BySam Cooper, writer at
Spastic writer and a lover of all things with the word "espresso" in the title.
Sam Cooper

(WARNING: This post contains minor spoilers for Arrival)

Movies don't end when the credits roll. There's always something hidden behind the screen, the gears that turn and the pistons that fire to create the spectacular cinema experience we all love. But sometimes when the door to the behind the scenes universe opens, we find something we never expected.

Arrival, the latest film from the director behind Sicario, hit theaters on November 11th and told a story that amazed and twisted the minds of audiences. What made the tale of unexpected aliens so deeply moving? If we unlock the door and take a peek into the inner workings of , we'll see a core made of science. Not the kind of science that designs bridges and invents chemical cleaning products, but the science that digs through your head and makes use of the most fascinating abilities of your mind. Unless you already opened that behind-the-scenes door, you would never have realized there are four ways Arrival uses science to change our movie experience.

4. 'Sapir-Whorf Hypothesis' Is The Big Word That Makes The Plot Tick

Yeah, it's a mouthful. It makes your lips feel like they've melted off your face and dripped all over the sidewalk, but there's another name for the Sapir-Whorf Hypothesis — Linguistics Relativity. This idea first shows up in Arrival through the dialogue. Louise, played by , and 's Ian talk about how languages shape the way we think. Linguistics Relativity states that by immersing yourself in a different language, you can restructure the way your brain connects thoughts and perceives reality, and that is exactly what happens to Louise in the movie. She dives headfirst into an alien language and it rewires her mind. (Could Louise really do this in real life?)

Heptapod language is non-linear in 'Arrival'. [Credit: Sony Pictures]
Heptapod language is non-linear in 'Arrival'. [Credit: Sony Pictures]

This is the twist of Arrival. Once Louise begins to read the non-linear language of the aliens, she sees time the same way. Her memories come from the past, present, and future. The entire structure of the film takes on a new meaning, but it's a seamless transition. As soon as Arrival introduces the alien language, it tells the audience to think differently and welcome something entirely foreign to their realm of thought. Arrival uses Linguistics Relativity to rewire our minds, prepare us for the twist, and to tailor the complex plot into something simple.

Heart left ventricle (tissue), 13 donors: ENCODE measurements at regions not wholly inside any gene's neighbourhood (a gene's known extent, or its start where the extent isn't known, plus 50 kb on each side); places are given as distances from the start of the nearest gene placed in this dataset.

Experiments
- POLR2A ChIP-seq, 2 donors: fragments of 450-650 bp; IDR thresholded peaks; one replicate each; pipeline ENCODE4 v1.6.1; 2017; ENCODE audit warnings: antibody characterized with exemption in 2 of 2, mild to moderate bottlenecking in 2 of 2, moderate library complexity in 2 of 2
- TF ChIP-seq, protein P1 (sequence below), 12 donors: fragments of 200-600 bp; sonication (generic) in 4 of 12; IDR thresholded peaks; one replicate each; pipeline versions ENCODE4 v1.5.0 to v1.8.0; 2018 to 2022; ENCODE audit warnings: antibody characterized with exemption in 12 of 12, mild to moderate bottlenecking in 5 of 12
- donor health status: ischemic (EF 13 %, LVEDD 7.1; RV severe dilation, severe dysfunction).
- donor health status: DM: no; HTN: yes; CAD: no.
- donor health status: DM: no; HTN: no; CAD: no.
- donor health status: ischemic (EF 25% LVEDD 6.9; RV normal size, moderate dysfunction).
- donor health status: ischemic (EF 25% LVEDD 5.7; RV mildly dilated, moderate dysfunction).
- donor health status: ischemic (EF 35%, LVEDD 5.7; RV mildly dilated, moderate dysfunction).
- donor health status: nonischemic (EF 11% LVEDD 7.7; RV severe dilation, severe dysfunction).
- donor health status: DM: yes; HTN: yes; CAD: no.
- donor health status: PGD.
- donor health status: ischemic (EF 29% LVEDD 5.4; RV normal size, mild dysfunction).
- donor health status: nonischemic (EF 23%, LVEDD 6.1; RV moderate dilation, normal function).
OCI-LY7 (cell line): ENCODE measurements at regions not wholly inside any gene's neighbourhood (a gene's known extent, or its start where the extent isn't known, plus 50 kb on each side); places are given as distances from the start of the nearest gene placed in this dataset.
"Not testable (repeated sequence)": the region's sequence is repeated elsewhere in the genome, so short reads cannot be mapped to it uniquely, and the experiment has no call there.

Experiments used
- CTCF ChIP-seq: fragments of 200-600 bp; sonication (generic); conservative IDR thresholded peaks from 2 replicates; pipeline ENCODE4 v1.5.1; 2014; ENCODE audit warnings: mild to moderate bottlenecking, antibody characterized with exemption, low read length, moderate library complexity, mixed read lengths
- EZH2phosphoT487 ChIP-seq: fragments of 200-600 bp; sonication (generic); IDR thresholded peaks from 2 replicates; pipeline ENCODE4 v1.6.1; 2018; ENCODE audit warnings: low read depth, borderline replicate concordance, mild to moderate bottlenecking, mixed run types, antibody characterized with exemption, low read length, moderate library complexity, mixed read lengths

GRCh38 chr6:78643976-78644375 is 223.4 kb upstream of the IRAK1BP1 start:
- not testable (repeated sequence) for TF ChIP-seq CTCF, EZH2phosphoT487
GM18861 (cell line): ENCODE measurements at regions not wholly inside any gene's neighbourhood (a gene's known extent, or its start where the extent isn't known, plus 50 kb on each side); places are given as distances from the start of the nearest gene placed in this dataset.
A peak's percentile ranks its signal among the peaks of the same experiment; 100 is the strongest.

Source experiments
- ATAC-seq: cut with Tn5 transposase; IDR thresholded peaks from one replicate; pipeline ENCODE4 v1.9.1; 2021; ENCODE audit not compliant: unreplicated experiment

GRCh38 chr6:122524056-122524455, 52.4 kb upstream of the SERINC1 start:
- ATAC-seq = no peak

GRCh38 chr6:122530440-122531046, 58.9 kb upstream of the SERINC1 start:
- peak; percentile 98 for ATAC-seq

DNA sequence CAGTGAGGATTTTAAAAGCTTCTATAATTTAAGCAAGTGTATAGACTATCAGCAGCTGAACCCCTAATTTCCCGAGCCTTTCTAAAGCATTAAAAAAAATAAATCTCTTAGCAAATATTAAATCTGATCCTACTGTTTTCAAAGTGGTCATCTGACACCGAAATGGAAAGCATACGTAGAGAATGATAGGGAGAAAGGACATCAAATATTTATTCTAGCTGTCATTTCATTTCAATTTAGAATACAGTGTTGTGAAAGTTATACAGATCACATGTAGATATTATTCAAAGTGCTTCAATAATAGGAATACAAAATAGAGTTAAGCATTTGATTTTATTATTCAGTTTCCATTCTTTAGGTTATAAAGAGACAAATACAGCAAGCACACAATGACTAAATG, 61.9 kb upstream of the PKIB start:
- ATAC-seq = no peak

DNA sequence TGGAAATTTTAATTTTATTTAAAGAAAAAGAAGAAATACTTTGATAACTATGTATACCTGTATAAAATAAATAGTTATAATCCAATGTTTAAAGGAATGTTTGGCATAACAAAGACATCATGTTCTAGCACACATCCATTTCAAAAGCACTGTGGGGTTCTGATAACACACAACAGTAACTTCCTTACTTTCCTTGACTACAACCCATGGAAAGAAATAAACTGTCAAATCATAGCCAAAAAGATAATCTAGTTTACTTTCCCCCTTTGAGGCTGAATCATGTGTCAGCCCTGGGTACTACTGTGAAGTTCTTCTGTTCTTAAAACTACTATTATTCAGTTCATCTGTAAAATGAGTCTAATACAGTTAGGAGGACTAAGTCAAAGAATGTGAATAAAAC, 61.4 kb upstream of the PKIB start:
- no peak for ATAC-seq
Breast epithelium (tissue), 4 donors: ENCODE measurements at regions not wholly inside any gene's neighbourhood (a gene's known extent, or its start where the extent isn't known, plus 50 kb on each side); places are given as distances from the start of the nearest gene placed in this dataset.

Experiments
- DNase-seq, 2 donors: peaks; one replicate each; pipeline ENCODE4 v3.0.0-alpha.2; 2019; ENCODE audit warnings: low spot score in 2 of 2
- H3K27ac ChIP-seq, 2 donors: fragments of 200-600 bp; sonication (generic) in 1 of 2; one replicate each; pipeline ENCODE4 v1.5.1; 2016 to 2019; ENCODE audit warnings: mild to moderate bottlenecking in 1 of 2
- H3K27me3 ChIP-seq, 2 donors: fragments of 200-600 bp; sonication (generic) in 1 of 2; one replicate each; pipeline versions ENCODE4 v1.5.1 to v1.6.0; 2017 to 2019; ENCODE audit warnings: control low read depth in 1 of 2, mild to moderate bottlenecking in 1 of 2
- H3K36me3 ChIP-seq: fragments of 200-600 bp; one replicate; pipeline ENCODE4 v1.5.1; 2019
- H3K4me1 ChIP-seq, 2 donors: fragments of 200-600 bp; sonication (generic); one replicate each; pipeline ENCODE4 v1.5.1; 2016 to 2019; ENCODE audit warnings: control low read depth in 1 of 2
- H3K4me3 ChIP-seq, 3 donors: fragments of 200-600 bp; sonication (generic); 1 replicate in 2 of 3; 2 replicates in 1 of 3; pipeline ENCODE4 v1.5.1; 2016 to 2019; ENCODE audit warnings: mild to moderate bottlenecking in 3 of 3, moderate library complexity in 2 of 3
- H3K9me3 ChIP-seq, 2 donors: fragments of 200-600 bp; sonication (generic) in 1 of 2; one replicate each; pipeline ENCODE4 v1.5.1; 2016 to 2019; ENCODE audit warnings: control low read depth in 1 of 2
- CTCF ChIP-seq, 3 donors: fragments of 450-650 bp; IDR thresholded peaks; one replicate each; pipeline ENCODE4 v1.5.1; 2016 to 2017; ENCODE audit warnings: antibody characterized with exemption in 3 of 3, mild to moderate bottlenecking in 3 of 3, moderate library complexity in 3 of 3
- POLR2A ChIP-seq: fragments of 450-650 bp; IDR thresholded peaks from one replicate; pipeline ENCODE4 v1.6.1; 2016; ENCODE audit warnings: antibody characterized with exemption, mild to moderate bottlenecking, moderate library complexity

3. The Association Principle: Not Selling Anything, This Time

Arrival is a movie, of course, not a TV commercial, but the Association Principle is taken right out of marketing science. It's built on the idea that when your mind is presented with two objects in a positive situation — one familiar and the other new — you'll begin to associate the unknown object with whatever feeling the known object creates. It might not happen right away, but thoughts tend to snowball. For example, Louise likes tractors. She sees a commercial that visualizes coffee in the cup holder of every farming tractor in the nation. Louise's mind says, "Oh, I must like coffee, too."

We're all glad Arrival doesn't feature tractors.

"Where is my tractor?" 'Arrival' [Credit: Sony Pictures]
"Where is my tractor?" 'Arrival' [Credit: Sony Pictures]

What's marketing science doing in Arrival? The editing style of the movie — quick jumps between Louise's memories and the present, like a remix of a song — relies on the Association Principle. Arrival performs its jumps at key moments in Louise's character arc. As she makes progress with the alien language (positive), the movie interweaves tender moments between Louise and her daughter (positive) that lead your mind to associate the alien language with a bigger picture. It's a subtle influence, but we have the Association Principle to thank for Louise's emotional journey.